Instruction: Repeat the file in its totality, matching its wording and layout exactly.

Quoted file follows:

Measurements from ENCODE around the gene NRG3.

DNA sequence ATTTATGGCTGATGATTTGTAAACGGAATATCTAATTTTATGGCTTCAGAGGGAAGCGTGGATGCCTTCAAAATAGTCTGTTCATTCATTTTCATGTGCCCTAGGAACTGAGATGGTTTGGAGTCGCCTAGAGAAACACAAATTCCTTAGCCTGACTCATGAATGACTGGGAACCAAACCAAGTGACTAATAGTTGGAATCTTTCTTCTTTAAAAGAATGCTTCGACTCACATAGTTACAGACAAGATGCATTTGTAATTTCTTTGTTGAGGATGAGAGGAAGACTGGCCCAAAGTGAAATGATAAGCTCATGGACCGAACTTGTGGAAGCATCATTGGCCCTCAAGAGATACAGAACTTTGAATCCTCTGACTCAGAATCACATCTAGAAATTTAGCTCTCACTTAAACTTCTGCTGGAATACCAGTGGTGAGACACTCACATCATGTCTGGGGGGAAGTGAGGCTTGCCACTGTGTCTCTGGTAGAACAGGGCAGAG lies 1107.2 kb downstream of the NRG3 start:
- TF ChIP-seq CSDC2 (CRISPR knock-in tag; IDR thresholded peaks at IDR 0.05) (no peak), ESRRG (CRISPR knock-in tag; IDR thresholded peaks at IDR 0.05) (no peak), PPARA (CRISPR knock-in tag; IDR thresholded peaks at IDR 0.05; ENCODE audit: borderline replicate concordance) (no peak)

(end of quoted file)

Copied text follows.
Measurements from ENCODE around the gene NRG3.

DNA sequence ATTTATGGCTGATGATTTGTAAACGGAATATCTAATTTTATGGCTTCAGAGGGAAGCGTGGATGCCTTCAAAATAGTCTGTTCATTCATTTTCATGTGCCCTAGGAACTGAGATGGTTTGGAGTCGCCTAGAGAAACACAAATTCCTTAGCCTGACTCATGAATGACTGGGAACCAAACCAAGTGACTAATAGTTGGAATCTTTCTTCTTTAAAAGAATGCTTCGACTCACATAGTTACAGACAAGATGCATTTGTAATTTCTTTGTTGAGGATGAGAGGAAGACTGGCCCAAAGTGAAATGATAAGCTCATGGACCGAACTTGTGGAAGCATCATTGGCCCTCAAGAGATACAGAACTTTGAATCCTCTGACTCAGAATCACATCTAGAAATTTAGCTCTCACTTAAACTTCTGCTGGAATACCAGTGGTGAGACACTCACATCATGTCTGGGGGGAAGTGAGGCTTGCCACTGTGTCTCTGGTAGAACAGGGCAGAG lies 1107.2 kb downstream of the NRG3 start:
- TF ChIP-seq CSDC2 (CRISPR knock-in tag; IDR thresholded peaks at IDR 0.05) (no peak), ESRRG (CRISPR knock-in tag; IDR thresholded peaks at IDR 0.05) (no peak), PPARA (CRISPR knock-in tag; IDR thresholded peaks at IDR 0.05; ENCODE audit: borderline replicate concordance) (no peak)